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Ending America’s Forever War: What is next for Afghan women?

Introduction by Zahra Nader and Amie Ferris-Rotman

When Kabul fell to the Taliban in the middle of August, ending America’s longest-ever war, the rest of the world watched with horror and disbelief. One question was on almost everyone’s mind: What will happen to Afghan women? 

Improving the plight of Afghan women and girls was a central part of the U.S.-led campaign, and the past 20 years oversaw hard-won gains: Women filled university hallways and office desks, traveled freely across the country and further afield and joined nearly every aspect of public life. They became policewomen, judges and Olympians. By 2019, there was a larger percentage of women in Afghanistan’s parliament than the U.S. Congress.

Most of this progress vanished during the last weeks of tumult. The Taliban say its new government is “inclusive,” but there are no women and the Ministry of Women’s Affairs has been disbanded. Schools are already being shuttered across the country and women ordered home from their places of work.

In collaboration with Rukhshana Media, an Afghan newsroom led by women, we are publishing a series of firsthand accounts on what life is like for women in Taliban-controlled Afghanistan. Through these dispatches, we are centering the voices of ordinary Afghan women who are not making the headlines. We will show what these women have lost and what they will continue to lose with the Taliban in power.

We hope that through this joint project, we will create a conversation around the difficulties and hardships these women endure in their everyday lives, and learn what they have in common with each other. It is vital the world hears the quotidian narratives of Afghan women at this crucial time in their history.

An illustration depicting Afghan women and girls
(Illustration: Naina Hussain/The Fuller Project)

This project, which was produced in collaboration with Rukhshana Media, is part of The Fuller Project’s ongoing series, “Ending America’s Forever War: What is next for Afghan women?”, documenting what the end of America’s longest war on foreign soil means for the women who have lived through it. This coverage will be updated as more dispatches come in.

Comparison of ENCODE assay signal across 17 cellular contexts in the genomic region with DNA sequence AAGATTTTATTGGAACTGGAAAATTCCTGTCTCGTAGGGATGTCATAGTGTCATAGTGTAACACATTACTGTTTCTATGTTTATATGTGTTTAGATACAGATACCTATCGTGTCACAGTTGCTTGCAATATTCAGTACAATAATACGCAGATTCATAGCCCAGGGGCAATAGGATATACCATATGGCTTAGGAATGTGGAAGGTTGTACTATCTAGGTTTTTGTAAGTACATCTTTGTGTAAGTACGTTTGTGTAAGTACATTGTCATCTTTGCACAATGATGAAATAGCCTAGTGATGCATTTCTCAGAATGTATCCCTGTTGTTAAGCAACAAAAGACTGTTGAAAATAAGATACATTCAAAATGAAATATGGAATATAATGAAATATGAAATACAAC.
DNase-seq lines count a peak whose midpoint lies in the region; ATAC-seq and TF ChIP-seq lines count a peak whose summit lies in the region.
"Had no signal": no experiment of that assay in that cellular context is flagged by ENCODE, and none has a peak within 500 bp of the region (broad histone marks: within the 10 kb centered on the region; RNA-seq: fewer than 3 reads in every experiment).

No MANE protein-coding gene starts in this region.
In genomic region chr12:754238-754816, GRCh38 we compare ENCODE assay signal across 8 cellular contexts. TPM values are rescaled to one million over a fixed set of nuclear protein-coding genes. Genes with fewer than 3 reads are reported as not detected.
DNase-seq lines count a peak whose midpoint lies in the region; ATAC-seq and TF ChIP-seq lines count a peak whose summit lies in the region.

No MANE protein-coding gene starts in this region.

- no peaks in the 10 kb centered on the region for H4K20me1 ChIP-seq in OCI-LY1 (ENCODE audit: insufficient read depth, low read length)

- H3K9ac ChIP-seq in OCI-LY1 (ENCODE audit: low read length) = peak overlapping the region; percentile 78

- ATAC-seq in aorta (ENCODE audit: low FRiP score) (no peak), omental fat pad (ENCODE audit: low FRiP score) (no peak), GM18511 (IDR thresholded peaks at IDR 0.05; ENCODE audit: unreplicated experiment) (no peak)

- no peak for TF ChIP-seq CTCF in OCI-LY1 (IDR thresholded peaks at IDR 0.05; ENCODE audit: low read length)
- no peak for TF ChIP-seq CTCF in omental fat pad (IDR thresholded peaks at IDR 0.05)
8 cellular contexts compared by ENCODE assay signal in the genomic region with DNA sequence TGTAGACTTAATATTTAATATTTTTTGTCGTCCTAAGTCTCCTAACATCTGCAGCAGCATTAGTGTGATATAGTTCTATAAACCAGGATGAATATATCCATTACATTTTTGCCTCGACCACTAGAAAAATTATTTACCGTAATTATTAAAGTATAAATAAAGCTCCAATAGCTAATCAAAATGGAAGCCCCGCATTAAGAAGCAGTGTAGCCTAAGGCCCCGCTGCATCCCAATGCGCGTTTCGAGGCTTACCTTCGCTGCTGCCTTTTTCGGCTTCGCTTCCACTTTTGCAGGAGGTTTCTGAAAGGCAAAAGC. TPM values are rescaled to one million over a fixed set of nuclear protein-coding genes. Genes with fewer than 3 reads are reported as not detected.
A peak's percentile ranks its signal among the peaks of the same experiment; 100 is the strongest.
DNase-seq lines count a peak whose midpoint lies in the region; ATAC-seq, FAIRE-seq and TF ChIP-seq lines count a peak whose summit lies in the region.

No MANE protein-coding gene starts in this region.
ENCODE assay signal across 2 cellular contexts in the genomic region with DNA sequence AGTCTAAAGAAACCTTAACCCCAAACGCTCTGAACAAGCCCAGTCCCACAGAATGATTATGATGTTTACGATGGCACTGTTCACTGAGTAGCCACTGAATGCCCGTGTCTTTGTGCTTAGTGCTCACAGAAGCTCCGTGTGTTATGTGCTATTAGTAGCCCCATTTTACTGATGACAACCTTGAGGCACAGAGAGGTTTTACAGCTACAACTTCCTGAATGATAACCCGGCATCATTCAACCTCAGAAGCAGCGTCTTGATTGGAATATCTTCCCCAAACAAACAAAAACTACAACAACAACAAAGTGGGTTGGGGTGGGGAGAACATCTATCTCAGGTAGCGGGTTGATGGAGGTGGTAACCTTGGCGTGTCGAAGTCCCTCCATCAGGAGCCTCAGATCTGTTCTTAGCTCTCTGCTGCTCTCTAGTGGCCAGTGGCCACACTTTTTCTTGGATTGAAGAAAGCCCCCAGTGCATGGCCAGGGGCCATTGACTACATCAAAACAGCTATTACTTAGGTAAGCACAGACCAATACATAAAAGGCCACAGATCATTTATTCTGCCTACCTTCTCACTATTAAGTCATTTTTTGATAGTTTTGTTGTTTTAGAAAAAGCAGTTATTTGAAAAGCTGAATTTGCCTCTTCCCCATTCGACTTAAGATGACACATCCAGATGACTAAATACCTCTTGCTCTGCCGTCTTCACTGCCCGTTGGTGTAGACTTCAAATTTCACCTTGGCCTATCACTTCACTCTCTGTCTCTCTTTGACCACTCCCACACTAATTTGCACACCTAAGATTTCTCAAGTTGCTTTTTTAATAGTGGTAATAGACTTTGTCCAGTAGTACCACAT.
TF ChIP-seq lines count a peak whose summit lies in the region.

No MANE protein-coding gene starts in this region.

‘I Went Out and Shouted for Freedom’

Sep 30, 2021
An Afghan college student had only heard stories about what life was like under the Taliban. Then months before graduation, “everything fell apart.”

Life of Fear Replaces Life of Dreams After Taliban Takeover

Sep 30, 2021
Once the breadwinner for eight people, an Afghan woman says she now feels “in prison” since the Taliban took over Afghanistan.

‘Being Imprisoned at Home is What Awaits Me’

Sep 30, 2021
An Afghan agricultural engineer fought for her education and her career. “Now, getting forced to marry a Talib, becoming a second wife, and being imprisoned at home is what awaits me,” she writes.

Struggling to Survive: Story of a Challenging Journey

Sep 15, 2021
“During the days that I lived under the dark shadow of the Taliban, I felt like a bird in a cage. Like a bird with wings, but no permission to fly,” Afghan journalist Zahra Joya says, describing life under the Taliban.

‘The Taliban Came and Killed My Spirit!’

Sep 13, 2021
A school teacher in central Afghanistan laments the loss of educational opportunities for girls and women since the Taliban took control.

The Taliban’s Return Was the Death of Dreams

Sep 13, 2021
After two weeks of living under Taliban control, a youth activist decides it’s time to for her to leave Afghanistan. “This is not what our people deserve,” says Hosnia Mohseni, 30.

The Humiliation I Experienced Just to Escape the Taliban

Sep 13, 2021
Get trampled or crawl through sewage? An Afghan woman describes the “humiliating” conditions fleeing Afghans faced while trying to escape Afghanistan after the Taliban took over.

The Day the Taliban Reached Kabul, it Turned into a Ghost City

Sep 13, 2021
Afghan journalist Maryam Nabavi describes feelings of hope and despair after Kabul fell to the Taliban.

‘They Left Us to the Taliban’

Sep 3, 2021
Six Afghan women describe their feelings of fear, anger, and betrayal in the wake of America’s departure.

What Afghanistan’s Women Stand to Lose

Aug 20, 2021
For the past 20 years, Afghan women were told to chase their dreams. But within days of the Taliban takeover, Afghan women are mourning their working lives and freedom.

As the Taliban Resurges in Afghanistan, Girls Are Already Losing Schools

Jul 7, 2021
Girls’ education—once a signature achievement of U.S. involvement in Afghanistan—is increasingly under threat as the Taliban tightens its grip.

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